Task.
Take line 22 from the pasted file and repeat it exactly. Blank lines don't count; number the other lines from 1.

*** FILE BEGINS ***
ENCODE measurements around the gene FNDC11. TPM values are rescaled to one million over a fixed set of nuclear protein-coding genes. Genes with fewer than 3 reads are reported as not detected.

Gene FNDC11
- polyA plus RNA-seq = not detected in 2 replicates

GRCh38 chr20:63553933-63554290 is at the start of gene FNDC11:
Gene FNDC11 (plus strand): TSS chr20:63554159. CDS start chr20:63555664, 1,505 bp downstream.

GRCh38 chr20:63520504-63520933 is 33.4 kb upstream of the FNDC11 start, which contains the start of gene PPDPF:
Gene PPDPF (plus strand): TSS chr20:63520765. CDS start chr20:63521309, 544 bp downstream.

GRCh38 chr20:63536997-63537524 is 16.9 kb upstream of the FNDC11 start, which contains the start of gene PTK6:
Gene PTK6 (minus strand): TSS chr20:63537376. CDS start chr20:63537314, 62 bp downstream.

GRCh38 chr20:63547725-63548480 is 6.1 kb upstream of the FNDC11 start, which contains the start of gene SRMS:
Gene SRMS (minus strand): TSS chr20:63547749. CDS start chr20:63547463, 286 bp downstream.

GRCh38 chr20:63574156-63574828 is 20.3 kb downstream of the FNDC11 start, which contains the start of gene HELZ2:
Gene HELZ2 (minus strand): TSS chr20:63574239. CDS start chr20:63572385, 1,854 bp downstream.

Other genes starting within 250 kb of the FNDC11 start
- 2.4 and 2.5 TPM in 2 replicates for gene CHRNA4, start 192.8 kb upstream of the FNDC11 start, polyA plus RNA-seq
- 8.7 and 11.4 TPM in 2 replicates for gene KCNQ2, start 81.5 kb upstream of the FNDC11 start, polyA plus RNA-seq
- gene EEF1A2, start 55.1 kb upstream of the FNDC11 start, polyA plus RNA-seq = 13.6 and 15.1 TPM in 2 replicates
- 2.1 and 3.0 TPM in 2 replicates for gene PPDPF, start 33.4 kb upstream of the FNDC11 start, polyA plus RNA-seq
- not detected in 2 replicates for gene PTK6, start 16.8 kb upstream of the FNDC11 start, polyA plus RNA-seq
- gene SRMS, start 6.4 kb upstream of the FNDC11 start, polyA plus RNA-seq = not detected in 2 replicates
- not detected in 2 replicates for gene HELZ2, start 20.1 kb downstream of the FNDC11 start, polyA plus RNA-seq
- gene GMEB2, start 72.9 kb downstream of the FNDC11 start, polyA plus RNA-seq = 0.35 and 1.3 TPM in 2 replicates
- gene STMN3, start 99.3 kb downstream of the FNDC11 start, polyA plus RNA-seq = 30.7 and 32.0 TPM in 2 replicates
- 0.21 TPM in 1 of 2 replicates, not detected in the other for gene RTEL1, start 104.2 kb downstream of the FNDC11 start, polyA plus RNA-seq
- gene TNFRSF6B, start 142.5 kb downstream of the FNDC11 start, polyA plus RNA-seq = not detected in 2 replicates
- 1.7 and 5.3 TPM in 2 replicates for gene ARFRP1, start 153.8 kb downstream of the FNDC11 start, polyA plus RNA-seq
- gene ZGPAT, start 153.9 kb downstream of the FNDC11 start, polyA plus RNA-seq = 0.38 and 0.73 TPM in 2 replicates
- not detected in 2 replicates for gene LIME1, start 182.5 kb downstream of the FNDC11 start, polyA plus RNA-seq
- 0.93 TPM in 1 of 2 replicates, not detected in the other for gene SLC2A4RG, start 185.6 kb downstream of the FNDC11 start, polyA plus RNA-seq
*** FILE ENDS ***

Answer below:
- gene GMEB2, start 72.9 kb downstream of the FNDC11 start, polyA plus RNA-seq = 0.35 and 1.3 TPM in 2 replicates